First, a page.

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This week I've heard two stories that you just couldn’t make up. 

One – a Titanic exhibition in Belfast had to close due to ‘water damage’. 

And two – the Cabinet Office minister was giving a speech to the Cabinet about how the Government Digital Service could save the Government £2b a year, when every iPad in the room was seized amid security concerns.

The fear was that China, Russia, Iran and Pakistan have each developed the ability to turn mobiles into microphones, which could also then transmit messages to people trying to listen in.  This works even when the mobile is switched off.

To combat this, all ministers have been issued with soundproof lead lined boxes which they have to place their mobiles into if they want to have a ‘secretive’ conversation with somebody else.

All cabinet meetings have also been banned from using mobiles or tablet devices of any kind.

The Telegraph has quoted William Hague as saying, “I think my phone has been modified by GCHQ enough that it'd [bugging] be difficult, but I'm sure the Chinese have had a good go."

It kind of reminds me of an old joke – after learning that pens don’t work in zero gravity, the Americans spent ten years and $12b on coming up with pressurised ink cartridges that would allow them to write in space.  The Russians used a pencil.

Yes, you could use a lead lined box to prevent your mobile being turned into a microphone (although there’s nothing like alerting everybody to the fact that you’re about to have a secretive conversation than by asking whereabouts in the office the lead lined boxes are kept).

You could also use a fridge, a la Edward Snowden when he went to meet reporters in Hong Kong.

But it seems an odd reaction to something which, let’s be honest, should be expected.  Surveillance between countries, though ill-mannered, is hardly a new invention.  Nor is the ability to turn mobiles into microphones.  

It’s even got its own name - ‘open mic technology’.  This has been actively promoted by some mobile makers such as Motorola as key features of the hardware.  Their Moto X smartphone, launching soon, listens to you continuously, awaiting your commands…even whilst it’s sleeping.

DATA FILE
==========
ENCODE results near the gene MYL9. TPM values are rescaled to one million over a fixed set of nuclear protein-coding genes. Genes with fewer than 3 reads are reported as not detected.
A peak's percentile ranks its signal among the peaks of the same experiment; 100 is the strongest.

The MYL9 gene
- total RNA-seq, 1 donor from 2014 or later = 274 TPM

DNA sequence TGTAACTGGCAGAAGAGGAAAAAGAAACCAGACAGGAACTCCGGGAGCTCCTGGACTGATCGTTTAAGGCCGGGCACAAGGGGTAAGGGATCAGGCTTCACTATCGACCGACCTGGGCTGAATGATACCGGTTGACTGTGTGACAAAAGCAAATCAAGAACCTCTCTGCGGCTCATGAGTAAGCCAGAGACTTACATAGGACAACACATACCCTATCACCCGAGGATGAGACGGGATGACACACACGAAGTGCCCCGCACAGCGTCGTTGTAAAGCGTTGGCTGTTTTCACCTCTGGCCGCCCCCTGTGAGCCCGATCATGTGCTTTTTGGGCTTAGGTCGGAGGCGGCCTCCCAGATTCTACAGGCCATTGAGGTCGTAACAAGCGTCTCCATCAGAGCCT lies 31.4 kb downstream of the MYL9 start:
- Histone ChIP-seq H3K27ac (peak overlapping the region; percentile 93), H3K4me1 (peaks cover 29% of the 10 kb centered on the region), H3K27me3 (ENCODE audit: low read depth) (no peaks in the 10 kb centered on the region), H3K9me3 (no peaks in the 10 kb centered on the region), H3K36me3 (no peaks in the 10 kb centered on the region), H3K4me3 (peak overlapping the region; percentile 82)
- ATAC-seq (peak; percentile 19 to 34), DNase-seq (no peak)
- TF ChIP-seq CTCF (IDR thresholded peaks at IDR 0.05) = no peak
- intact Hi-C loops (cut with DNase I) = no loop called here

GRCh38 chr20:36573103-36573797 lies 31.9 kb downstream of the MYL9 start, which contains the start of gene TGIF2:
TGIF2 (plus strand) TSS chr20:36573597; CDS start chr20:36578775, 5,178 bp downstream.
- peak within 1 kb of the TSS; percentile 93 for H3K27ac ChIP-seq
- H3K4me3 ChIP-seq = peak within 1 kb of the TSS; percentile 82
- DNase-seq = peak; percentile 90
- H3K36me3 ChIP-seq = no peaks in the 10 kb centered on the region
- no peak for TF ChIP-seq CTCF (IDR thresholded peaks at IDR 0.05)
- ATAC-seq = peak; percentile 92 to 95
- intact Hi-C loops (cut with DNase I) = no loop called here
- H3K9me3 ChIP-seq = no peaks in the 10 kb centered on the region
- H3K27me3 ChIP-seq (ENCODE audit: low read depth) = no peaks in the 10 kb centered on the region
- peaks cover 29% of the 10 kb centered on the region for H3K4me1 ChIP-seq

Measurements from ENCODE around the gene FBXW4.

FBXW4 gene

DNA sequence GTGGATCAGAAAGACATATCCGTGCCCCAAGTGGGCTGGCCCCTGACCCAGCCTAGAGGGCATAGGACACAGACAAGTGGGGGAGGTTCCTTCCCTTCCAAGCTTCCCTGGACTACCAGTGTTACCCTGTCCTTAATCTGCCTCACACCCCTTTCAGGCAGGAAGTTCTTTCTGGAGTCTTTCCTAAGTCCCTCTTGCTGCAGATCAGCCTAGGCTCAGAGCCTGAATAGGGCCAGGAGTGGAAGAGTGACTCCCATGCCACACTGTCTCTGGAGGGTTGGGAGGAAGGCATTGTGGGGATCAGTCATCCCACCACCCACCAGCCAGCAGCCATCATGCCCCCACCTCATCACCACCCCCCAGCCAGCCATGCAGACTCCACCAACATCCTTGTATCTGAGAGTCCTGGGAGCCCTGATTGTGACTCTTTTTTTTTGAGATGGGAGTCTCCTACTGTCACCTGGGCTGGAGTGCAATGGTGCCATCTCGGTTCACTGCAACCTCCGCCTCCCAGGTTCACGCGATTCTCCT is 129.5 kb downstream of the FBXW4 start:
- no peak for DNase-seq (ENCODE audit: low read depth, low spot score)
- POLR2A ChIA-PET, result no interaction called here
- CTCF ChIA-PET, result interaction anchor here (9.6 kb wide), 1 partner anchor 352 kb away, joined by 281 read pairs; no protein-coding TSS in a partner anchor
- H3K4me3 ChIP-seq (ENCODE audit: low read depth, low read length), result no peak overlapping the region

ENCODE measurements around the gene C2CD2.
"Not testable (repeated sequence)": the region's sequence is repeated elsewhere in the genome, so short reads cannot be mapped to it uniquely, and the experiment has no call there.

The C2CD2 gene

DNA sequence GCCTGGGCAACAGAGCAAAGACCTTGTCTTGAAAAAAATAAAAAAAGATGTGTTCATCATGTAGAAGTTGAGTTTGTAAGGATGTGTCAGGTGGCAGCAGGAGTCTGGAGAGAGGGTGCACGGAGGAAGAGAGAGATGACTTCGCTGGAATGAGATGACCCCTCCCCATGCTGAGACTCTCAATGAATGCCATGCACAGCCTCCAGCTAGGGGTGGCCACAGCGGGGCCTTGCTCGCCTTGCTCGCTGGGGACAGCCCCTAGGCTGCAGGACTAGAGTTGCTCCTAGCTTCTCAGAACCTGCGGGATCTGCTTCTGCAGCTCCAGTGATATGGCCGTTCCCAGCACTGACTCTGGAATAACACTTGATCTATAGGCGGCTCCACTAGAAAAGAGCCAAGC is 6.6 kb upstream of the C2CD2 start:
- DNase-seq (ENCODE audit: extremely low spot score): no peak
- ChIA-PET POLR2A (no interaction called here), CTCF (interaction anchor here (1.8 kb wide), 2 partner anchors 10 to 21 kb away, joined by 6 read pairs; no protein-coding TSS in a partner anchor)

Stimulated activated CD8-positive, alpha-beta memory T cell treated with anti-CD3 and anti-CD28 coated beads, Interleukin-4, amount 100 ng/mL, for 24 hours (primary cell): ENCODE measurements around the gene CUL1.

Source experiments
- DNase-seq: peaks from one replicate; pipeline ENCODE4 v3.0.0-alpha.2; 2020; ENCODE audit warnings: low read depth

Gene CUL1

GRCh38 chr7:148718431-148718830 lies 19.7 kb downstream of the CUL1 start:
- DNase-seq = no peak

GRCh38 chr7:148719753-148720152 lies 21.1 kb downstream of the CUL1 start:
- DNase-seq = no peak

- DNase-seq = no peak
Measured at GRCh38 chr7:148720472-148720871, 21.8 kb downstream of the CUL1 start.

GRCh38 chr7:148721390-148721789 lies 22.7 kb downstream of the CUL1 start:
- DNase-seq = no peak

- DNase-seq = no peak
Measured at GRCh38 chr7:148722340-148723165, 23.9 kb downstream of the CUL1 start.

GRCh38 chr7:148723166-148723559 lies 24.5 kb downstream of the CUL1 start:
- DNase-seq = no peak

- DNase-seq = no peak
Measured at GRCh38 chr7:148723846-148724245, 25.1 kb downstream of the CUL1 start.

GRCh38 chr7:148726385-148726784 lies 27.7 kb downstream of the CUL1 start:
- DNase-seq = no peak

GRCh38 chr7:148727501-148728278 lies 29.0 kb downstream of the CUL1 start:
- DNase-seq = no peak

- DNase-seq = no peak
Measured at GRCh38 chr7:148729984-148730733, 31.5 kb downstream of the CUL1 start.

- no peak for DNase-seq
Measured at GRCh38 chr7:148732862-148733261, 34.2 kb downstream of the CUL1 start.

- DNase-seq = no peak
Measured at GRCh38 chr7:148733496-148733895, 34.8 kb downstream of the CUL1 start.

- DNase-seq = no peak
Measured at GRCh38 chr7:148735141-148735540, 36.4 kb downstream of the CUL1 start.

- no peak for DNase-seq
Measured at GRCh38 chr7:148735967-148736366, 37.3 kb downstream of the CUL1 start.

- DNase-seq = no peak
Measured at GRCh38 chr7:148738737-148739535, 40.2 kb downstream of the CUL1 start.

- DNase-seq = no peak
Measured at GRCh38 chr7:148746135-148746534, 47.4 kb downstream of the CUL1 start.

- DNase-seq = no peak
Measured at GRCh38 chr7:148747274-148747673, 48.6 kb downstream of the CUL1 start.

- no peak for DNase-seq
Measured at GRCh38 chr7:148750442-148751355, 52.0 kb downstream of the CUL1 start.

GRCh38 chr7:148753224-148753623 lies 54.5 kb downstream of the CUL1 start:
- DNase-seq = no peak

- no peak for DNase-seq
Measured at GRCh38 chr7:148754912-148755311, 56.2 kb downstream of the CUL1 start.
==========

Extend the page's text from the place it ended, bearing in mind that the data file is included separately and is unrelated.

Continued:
The focus needs to be not on elaborate lead lined boxes (sorry James Bond fans), but on an impenetrable mobile device management system.

Before you even get to protecting your mobile devices from hacking attempts (which is important by the way, I’m not trying to dilute that), you should be looking at your whole IT system and infrastructure and creating policies.  Can you see who is logging into your network and what they’re doing whilst they’re in there?

It has also been reported that USBs containing Trojan malware were included in gift bags that were handed out at the G20 summit in St Petersburg, which potentially could allow Russia’s FSB intelligence agency to hack into Government computers. 

If a rogue USB stick were to make its way into your organisation, whilst its intention may not be to spy on you, you do need to be able to spot it before it does any sort of damage to your data.

I’m also not sure that banning all mobile devices from meetings is the way to go.  It might be a temporary measure but it’s not exactly finding the balance between security and productivity. 

And whilst most businesses may not have international spy issues to contend with, the fundamentals are still the same.  The most important thing is to have a robust BYOD policy in place that colleagues understand and abide by.

For more on this, take a look at our security whitepaper which includes top tips on how to implement an IT policy that works for your business.

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